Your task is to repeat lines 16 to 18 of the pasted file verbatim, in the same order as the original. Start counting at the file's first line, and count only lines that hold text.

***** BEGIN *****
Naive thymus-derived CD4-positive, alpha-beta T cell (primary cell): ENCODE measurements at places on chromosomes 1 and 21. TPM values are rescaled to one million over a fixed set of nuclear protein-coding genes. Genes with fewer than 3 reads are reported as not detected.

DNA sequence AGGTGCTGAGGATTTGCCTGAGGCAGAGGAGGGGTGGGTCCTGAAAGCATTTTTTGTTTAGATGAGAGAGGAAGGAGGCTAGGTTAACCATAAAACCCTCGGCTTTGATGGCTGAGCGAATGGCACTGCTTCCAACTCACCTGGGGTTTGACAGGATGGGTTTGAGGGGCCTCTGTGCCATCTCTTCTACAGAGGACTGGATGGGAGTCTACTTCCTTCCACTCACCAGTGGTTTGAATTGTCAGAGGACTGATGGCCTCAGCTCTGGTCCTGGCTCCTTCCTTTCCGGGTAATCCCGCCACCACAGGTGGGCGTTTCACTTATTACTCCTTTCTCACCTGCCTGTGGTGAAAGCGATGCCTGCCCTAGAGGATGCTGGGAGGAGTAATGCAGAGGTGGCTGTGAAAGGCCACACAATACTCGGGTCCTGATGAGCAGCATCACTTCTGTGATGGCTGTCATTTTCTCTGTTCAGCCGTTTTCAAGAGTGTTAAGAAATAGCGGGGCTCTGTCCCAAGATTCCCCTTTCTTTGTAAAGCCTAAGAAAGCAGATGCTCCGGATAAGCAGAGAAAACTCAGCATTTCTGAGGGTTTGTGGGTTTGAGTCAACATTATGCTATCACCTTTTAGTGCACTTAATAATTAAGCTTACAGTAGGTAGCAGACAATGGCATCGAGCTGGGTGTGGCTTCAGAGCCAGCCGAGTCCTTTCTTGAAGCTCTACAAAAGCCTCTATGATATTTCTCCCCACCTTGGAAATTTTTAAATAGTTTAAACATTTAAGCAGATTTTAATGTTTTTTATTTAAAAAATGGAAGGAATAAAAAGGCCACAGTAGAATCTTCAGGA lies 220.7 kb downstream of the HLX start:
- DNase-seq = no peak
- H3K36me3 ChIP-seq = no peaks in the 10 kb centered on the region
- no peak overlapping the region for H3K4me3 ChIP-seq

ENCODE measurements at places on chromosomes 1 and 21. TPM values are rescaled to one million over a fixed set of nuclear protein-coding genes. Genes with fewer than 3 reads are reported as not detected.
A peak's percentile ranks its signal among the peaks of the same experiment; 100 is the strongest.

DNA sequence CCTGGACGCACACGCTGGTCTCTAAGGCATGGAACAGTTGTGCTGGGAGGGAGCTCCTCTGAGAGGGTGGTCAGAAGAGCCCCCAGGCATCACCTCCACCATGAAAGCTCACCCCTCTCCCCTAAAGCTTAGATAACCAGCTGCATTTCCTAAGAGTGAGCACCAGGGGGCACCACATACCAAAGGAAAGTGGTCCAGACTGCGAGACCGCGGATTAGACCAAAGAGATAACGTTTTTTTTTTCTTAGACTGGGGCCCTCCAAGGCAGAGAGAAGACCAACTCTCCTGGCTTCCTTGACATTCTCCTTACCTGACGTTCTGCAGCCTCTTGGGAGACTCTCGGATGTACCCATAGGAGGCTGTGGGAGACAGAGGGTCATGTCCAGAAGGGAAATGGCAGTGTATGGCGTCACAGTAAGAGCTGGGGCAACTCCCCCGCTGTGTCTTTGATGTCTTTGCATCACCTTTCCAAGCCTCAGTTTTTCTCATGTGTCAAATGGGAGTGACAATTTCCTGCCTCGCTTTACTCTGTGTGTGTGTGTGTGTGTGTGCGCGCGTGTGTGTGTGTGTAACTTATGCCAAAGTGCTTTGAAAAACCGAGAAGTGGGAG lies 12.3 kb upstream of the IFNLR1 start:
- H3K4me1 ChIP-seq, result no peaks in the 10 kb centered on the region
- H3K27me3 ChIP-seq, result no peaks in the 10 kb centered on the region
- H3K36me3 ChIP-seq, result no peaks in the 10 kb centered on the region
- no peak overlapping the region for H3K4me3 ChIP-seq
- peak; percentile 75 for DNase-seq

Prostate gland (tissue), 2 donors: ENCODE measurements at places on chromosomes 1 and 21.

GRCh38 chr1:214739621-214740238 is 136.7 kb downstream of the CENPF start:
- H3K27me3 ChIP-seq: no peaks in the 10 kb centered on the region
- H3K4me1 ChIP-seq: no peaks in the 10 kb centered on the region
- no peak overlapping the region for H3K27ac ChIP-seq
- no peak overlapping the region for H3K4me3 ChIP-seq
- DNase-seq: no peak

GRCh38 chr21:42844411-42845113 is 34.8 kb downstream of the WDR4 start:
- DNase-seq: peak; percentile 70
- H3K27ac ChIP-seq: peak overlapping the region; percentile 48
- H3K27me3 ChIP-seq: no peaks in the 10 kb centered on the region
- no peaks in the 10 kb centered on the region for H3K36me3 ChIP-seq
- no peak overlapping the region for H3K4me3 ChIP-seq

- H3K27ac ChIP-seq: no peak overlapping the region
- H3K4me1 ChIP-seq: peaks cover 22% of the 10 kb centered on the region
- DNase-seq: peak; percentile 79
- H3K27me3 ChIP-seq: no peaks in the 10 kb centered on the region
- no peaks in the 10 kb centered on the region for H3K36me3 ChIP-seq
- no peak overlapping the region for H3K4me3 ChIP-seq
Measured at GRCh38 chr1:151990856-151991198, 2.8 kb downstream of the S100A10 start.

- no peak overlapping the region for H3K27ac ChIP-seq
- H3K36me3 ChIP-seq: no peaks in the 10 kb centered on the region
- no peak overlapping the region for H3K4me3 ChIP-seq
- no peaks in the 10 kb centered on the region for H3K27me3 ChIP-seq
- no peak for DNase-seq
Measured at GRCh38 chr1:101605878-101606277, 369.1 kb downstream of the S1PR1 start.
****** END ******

- H3K27me3 ChIP-seq: no peaks in the 10 kb centered on the region
- H3K4me1 ChIP-seq: no peaks in the 10 kb centered on the region
- no peak overlapping the region for H3K27ac ChIP-seq